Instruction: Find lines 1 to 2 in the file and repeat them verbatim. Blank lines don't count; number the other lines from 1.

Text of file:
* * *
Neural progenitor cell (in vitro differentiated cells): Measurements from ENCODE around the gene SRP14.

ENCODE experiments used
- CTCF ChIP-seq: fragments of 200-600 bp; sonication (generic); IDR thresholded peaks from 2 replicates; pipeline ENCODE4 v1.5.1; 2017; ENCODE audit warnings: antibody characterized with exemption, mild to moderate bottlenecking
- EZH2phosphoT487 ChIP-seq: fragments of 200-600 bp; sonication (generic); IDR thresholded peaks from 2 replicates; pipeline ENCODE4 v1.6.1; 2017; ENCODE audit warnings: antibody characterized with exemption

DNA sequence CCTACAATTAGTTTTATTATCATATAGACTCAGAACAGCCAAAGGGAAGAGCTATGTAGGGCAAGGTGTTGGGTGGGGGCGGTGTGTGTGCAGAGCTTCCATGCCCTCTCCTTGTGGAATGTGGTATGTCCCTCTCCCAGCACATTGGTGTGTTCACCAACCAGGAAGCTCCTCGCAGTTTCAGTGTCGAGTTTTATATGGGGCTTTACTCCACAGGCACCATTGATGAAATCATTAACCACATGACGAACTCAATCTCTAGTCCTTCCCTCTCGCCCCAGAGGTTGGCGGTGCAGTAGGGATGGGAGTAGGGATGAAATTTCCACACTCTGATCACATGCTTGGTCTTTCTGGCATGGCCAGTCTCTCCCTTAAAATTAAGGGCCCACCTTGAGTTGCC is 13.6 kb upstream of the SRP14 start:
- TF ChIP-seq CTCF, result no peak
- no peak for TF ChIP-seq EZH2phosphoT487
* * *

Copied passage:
Neural progenitor cell (in vitro differentiated cells): Measurements from ENCODE around the gene SRP14.

ENCODE experiments used